I’ve just finished my first attempt at Participatory Action Research within a social movement organisation, specifically London Renters Union. I designed the research so that there would be two types of participatory interaction – interviews and workshops – and two different outputs, one for academia and one for the union. I wouldn’t expect anyone in the union to have much interest in the academic output, so my reporting back from the interviews to the second PAR workshop was the output for the union. Anyone can read the academic output if they want of course, but no-one has shown much interest, and frankly it engages with debates in academia that are of only marginal interest to social movements.
The interviews were participatory research both in the sense that the questions were co-designed in the first PAR workshop, and because the interviews were two-way conversations between two union members, both learning from each other. That aspect of the research worked well, and people mostly seemed to feel positively about doing the interviews and showed signs of enjoying the process.
The PAR workshops on the other hand people seemed to see simply as another meeting to go to, they were, in fact, a burden. For some reason the PAR literature rarely talks about the PAR process as a burden to the participants. In an ideal world the participants would be getting so much from it that they wouldn’t experience it like that, and perhaps that’s the assumption we’re all meant to make. In the real world everyone has competing pressures on their time. In a setting like the union there are always a dozen meetings you can go to, all of which are meant to benefit you in some way, so the PAR workshop is nothing special, just another request for your time.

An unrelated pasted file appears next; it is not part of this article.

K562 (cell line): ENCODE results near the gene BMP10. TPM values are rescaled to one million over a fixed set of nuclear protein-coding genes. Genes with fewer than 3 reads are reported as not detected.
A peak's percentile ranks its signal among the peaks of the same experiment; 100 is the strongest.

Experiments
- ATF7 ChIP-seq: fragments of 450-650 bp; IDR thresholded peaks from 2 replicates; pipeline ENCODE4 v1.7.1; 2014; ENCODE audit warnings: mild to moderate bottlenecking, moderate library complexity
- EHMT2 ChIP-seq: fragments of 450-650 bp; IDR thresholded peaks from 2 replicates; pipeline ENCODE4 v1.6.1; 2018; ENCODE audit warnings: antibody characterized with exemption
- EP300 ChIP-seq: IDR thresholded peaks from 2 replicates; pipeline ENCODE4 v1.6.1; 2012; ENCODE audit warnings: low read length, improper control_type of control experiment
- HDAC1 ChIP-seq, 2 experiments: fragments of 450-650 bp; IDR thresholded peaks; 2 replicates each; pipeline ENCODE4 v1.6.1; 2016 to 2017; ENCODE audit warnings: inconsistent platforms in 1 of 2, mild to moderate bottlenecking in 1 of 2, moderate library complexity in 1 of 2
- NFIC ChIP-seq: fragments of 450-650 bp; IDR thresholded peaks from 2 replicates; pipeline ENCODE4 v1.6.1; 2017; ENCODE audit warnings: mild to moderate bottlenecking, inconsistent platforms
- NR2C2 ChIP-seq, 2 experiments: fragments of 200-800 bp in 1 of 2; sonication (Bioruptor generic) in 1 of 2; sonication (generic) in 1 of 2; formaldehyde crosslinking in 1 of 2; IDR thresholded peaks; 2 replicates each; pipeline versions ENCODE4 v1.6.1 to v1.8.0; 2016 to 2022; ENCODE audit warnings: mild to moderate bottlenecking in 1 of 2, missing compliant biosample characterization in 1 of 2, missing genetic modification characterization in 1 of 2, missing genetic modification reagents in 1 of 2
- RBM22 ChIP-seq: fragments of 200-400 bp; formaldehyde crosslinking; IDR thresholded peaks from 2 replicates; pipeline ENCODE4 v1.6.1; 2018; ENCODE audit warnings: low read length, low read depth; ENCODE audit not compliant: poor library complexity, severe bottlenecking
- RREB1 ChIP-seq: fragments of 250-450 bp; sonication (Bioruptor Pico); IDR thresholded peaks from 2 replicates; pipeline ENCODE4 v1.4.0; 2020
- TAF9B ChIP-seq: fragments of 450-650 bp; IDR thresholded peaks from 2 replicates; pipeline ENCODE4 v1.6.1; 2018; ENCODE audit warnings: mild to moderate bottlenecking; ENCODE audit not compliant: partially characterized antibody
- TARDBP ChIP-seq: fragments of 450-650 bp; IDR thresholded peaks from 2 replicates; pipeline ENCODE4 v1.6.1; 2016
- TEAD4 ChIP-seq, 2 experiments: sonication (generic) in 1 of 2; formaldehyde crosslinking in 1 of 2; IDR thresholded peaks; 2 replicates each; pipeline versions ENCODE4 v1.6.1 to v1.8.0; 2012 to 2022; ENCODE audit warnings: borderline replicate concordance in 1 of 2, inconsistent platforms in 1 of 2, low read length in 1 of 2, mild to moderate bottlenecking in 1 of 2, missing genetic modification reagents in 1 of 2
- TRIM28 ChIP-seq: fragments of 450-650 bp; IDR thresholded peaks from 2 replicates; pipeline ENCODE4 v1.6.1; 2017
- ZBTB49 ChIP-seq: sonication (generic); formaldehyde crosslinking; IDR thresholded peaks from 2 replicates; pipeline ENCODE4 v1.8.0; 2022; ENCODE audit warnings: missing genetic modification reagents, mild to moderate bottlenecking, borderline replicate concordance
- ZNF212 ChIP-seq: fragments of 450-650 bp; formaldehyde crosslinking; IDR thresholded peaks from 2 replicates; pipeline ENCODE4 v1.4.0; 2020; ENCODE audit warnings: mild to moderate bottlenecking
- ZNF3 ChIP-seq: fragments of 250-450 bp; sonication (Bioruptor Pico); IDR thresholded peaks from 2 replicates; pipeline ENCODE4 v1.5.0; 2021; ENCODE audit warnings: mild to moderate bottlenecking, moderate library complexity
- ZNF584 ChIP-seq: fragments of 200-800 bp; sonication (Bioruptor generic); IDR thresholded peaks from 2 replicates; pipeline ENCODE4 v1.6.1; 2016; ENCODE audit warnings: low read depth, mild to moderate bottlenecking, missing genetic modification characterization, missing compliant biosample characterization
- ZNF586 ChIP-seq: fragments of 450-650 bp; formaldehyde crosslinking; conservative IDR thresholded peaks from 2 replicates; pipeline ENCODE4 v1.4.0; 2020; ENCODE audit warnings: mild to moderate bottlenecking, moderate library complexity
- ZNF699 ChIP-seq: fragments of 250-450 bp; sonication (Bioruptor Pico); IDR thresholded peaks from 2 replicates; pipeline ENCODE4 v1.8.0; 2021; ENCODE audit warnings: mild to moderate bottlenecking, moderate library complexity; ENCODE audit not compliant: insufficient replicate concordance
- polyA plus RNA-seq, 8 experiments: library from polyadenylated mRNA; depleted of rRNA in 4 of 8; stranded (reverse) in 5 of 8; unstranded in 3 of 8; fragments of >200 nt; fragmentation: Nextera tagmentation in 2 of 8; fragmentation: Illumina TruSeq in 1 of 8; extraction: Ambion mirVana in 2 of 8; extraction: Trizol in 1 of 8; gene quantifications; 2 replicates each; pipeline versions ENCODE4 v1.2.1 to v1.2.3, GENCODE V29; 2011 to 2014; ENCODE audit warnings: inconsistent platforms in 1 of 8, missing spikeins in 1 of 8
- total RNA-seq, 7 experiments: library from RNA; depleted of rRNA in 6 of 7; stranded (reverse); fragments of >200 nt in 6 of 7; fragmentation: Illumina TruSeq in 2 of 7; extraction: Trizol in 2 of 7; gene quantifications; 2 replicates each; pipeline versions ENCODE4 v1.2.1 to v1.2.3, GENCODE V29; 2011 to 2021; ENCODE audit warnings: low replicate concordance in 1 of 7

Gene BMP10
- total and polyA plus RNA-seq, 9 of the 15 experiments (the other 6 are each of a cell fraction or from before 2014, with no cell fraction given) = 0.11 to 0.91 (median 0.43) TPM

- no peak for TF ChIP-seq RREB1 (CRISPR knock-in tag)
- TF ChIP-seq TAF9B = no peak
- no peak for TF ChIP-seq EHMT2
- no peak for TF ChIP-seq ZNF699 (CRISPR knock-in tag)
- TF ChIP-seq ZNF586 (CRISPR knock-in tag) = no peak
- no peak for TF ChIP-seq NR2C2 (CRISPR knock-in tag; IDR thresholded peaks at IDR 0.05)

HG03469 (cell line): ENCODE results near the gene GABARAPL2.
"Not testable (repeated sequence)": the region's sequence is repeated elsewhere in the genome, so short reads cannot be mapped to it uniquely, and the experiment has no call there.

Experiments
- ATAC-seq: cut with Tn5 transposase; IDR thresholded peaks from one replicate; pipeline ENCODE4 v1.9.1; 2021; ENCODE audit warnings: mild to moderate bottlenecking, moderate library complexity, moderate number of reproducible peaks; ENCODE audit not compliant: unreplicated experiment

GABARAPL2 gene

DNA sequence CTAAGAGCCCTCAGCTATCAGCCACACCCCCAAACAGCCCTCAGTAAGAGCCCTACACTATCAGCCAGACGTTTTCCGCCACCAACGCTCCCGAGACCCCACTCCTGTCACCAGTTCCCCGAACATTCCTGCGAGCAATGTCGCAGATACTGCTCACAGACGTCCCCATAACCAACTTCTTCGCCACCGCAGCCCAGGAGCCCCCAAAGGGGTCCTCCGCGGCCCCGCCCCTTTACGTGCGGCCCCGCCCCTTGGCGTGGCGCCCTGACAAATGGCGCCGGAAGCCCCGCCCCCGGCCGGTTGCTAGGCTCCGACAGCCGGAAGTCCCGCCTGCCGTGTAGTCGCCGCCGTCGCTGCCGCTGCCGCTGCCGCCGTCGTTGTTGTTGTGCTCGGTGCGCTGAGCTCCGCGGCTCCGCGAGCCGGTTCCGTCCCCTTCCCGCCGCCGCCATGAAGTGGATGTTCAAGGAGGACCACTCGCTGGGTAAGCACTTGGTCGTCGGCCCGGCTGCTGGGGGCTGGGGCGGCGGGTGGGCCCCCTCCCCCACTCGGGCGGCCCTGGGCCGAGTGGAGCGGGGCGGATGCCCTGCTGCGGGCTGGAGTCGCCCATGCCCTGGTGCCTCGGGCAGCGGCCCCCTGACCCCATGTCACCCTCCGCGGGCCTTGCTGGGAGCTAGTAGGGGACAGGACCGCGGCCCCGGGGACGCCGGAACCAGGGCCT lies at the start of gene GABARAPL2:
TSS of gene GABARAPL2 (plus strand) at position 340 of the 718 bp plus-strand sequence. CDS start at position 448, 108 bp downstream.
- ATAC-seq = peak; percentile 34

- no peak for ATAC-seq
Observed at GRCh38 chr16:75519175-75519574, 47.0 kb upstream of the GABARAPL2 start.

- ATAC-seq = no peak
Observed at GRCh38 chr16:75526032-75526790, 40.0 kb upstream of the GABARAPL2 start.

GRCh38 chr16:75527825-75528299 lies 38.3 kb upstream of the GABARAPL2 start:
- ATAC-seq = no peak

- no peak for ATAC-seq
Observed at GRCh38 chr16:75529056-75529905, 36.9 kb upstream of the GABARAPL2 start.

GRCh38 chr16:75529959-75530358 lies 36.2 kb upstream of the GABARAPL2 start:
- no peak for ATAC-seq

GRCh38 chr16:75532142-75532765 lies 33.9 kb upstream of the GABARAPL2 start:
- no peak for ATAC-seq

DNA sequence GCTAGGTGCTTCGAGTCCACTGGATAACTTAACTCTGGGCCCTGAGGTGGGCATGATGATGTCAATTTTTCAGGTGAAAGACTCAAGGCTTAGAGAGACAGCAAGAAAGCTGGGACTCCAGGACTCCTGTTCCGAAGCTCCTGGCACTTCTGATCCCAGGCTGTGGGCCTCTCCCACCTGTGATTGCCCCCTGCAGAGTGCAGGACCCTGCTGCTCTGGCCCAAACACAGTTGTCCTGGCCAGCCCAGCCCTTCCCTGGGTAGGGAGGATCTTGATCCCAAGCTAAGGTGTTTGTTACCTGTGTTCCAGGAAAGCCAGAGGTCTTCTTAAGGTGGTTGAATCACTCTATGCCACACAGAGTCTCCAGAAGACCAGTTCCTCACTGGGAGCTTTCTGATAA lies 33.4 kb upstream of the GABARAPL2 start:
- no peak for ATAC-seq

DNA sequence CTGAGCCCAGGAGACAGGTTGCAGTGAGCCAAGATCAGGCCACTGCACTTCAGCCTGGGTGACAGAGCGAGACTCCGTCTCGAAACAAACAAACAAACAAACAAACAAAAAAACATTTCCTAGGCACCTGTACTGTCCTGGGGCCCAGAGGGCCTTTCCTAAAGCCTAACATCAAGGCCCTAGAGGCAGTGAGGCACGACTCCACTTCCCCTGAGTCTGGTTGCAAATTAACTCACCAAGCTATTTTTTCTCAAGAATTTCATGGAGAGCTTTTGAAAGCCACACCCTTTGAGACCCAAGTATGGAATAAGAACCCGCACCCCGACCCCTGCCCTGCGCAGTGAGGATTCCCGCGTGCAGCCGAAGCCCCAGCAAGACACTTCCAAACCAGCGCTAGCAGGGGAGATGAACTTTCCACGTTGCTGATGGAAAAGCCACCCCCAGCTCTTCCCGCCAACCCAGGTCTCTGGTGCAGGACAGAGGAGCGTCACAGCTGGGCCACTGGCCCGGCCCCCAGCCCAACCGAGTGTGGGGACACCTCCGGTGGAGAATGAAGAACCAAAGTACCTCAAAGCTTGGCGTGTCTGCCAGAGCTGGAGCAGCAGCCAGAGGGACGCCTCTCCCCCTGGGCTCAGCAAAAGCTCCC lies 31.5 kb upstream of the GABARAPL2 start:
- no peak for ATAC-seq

When I come to design further research for and with the union, I’ll have to bear this in mind. It’s made me a bit wary of trying to do too many PAR workshops. It also makes interviews look easier, which I don’t want to totally focus on as they are very individual encounters (I don’t entirely trust them because people can offer very individual narratives or alter what they’re saying/thinking according to their mood that day, not issues that I think are totally addressed by doing more of them). Perhaps I need to do some interviews with more than one person at once, perhaps with two or three. Sort of halfway between an interview and a workshop. Is there a tradition of collective interviews in the social sciences? If not, I wonder why not? I suppose there are focus groups, but that’s not quite the same thing. If it doesn’t exist maybe I’ll have to invent it.